Tech Giant Huawei to Tread Lightly after Employment Equity and Immigration Violations

The Chinese ICT superpower, Huawei has found itself in quite the predicament with the Department of Employment and Labour (the Department) for not employing enough South African employees at their South African division. 

In a statement issued by the Department on 11 February 2022, the Department confirmed that court action had been taken against Huawei Technologies South Africa (Pty) Ltd due to their non-compliance with employment equity regulations.

This comes after an investigation was conducted by the Department in 2020 which revealed that the number of foreign nationals employed by the company is approximately 90% – which is well in excess of the 40% as permitted in terms of the Immigration Regulations. As per the Regulations, the company is required to employ at minimum 60% South African citizens and permanent residents and a maximum of 40% foreign nationals. When asked by the Department about their extensive foreign workforce, the company erroneously stated that the Department of Home Affairs approved this, which was found by the Department to be untrue.

What the law says

In accordance with Section 21 (2) of the Immigration Act of 2002, as amended, a corporate visa may be issued by the Director-General of Home Affairs to a corporate applicant (juristic entity) to employ foreigners in the Republic and in consultation with the Departments of Labour and Department of Trade and Industry, the Director General shall determine the maximum number of foreigners to be employed. Section 20 (2) of the Immigration Regulations of 2014 provides that, an applicant for a corporate visa is required to “provide proof that at least 60% of the total staff complement that are employed in the operations of the business are citizens or permanent residents employed permanently in various positions”. Section 20 (3) of the Regulations explicitly states that this must be the case throughout the duration of the visa. 

Furthermore, an assessment report concluded by the Department’s Inspection and Enforcement Service projected that the company’s majority foreign workforce is estimated to increase in the next two years, without the prospect of employing any designated group as identified in the Employment Equity Act 55 of 1998 (“EEA”). The purpose of the EEA is to promote equity in the workplace and ensure that previously disadvantaged South Africans are empowered and protected in the workplace. Designated groups are defined in section 1 of the EEA to be black people, women, and people with disabilities. The section goes a step further and identifies companies who are deemed to be designated employers in terms of the EEA. Designated employers are employers who employ 50 or more employees; or employers who have an annual turnover equal to or above R30 million as it currently stands for the communications sector. It is also required in section 20 of the EEA that designated employers prepare and implement an employment equity plan to achieve reasonable progress towards employment equity in the employer’s workforce.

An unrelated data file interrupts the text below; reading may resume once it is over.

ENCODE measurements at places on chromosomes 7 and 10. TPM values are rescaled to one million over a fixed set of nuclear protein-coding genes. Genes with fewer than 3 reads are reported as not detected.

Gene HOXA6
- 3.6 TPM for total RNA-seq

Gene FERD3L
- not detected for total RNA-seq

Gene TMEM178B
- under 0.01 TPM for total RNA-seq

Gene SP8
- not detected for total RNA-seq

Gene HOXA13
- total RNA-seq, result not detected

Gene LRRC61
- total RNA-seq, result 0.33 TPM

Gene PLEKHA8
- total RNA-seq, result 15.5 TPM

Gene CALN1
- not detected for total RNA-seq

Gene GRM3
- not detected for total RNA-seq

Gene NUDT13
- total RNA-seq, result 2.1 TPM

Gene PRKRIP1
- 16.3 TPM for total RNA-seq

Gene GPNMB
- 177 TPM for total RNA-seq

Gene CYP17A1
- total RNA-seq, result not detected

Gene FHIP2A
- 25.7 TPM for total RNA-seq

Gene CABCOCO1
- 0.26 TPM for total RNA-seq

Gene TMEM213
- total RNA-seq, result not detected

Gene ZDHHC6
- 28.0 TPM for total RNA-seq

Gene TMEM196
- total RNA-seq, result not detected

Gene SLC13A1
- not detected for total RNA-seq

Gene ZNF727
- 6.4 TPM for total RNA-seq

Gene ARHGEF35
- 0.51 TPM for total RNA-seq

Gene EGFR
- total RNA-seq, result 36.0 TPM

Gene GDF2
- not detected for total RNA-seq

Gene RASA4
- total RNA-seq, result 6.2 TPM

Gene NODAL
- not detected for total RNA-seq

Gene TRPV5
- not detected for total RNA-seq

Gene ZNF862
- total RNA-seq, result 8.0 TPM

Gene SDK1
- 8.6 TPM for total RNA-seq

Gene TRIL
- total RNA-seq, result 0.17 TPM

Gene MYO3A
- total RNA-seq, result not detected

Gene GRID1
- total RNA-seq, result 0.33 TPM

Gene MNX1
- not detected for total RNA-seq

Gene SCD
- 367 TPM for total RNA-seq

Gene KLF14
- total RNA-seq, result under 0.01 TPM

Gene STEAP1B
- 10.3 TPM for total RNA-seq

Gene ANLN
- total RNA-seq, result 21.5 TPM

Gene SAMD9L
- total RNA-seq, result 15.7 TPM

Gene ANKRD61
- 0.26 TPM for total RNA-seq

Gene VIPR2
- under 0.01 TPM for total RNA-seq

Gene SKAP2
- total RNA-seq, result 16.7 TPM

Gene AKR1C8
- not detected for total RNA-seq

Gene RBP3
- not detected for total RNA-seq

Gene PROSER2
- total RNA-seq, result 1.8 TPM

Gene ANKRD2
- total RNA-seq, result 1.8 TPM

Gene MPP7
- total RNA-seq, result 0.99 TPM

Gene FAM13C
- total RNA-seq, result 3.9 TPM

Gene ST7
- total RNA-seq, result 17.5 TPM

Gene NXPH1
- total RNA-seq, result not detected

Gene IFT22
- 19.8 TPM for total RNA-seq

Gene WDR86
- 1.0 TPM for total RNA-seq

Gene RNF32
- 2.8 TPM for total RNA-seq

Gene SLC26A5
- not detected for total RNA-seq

The Department seeks to obtain a court order instructing Huawei to comply with the employment equity regulations and pay a fine of R1.5 million or alternatively, 2% of the company’s local revenue, whichever is greater.

The decision by the Department to take legal action against Huawei and other companies who are not compliant with employment equity regulations, is part of a bigger operation to combat the lack of representation of local citizens in the South African workforce. Mandating employment quotas for foreign nationals, is one such way of doing so. Non-compliance with employment equity regulations further perpetuates the perception that foreign nationals have more job opportunities in South Africa than South African citizens. This strict approach is also in line with the proposed Employment Services Amendment Bill which seeks to limit the hiring of foreign nationals in certain sectors and promote the employment of South African citizens, as well as the Employment Equity Amendment Bill currently before the National Council of Provinces which is heavily centred around setting numerical targets to include more designated groups in all occupational levels in the workforce.

The action taken against Huawei serves as a warning to both local and international companies to adhere to employment equity regulations or pay the price.

Andrea Miguel – Candidate Attorney